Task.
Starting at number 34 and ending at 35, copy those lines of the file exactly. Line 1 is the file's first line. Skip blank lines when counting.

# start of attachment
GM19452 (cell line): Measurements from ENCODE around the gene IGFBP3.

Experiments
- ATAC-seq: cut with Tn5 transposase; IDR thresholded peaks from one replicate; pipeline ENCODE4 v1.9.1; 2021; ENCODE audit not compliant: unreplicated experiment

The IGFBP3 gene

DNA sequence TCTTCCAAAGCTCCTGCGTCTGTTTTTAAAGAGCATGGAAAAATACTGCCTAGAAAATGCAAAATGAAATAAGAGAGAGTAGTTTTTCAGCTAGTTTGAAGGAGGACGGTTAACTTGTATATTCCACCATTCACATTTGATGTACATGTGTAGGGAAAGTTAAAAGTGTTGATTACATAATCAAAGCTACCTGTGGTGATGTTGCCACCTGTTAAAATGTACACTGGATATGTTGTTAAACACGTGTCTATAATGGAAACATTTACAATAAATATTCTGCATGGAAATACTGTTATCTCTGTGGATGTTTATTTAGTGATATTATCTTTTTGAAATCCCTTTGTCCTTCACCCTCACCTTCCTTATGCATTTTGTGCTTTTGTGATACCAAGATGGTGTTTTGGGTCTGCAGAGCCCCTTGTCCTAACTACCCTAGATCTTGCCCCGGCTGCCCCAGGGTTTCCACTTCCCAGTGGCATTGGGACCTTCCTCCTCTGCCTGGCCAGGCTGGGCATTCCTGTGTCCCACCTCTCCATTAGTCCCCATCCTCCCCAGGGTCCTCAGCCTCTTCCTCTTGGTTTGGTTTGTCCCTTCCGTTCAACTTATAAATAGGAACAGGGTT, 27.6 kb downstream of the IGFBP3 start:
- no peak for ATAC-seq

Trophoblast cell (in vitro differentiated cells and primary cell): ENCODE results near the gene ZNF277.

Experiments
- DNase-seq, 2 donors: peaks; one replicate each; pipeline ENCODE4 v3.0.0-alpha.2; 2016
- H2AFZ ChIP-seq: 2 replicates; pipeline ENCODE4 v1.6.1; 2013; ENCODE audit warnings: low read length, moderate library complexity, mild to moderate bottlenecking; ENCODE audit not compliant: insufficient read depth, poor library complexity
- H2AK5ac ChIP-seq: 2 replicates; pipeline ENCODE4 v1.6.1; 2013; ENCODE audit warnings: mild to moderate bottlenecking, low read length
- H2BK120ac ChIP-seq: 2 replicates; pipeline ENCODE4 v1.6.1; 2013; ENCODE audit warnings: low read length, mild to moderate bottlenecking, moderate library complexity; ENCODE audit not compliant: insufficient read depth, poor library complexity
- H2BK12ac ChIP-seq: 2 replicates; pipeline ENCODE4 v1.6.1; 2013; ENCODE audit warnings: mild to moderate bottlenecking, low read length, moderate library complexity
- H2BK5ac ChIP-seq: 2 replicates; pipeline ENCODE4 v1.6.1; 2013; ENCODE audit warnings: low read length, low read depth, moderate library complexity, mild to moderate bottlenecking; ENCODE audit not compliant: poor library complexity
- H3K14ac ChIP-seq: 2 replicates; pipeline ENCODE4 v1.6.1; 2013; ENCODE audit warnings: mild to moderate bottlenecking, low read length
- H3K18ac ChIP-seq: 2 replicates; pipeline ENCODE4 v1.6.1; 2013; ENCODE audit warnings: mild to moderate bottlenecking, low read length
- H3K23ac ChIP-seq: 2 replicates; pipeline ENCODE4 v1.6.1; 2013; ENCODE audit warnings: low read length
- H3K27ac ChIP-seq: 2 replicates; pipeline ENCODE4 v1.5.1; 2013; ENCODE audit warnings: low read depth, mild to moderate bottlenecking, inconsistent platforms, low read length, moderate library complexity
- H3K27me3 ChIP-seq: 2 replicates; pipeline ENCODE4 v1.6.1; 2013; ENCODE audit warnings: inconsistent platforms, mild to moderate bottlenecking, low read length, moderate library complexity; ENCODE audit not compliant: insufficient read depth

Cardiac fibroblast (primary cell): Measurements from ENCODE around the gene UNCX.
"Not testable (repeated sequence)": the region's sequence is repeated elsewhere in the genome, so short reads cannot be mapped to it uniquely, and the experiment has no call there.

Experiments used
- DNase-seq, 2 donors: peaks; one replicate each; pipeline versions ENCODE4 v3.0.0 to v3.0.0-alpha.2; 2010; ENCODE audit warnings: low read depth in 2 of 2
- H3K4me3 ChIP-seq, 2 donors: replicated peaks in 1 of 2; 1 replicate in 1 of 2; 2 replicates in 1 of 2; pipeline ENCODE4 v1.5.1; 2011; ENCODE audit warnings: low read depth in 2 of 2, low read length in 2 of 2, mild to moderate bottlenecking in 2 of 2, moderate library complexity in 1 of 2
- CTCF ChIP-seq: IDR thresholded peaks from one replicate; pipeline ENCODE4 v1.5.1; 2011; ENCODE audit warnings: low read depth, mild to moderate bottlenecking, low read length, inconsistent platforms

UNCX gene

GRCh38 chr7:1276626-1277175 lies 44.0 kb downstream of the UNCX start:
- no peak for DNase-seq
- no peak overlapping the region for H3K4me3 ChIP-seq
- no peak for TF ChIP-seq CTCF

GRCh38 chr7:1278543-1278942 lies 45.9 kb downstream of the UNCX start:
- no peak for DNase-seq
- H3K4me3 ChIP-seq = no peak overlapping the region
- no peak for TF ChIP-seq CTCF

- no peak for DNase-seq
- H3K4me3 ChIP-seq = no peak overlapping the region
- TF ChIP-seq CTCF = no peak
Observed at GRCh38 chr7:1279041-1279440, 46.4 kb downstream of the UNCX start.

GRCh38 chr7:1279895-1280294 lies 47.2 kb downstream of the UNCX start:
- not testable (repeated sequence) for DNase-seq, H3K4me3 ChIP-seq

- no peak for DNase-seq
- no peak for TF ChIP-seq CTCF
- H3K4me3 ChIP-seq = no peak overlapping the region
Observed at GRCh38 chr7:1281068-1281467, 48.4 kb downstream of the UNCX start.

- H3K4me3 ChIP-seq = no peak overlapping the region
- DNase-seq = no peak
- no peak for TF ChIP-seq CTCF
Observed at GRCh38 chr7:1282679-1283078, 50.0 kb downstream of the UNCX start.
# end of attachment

- no peak for TF ChIP-seq CTCF

- no peak for DNase-seq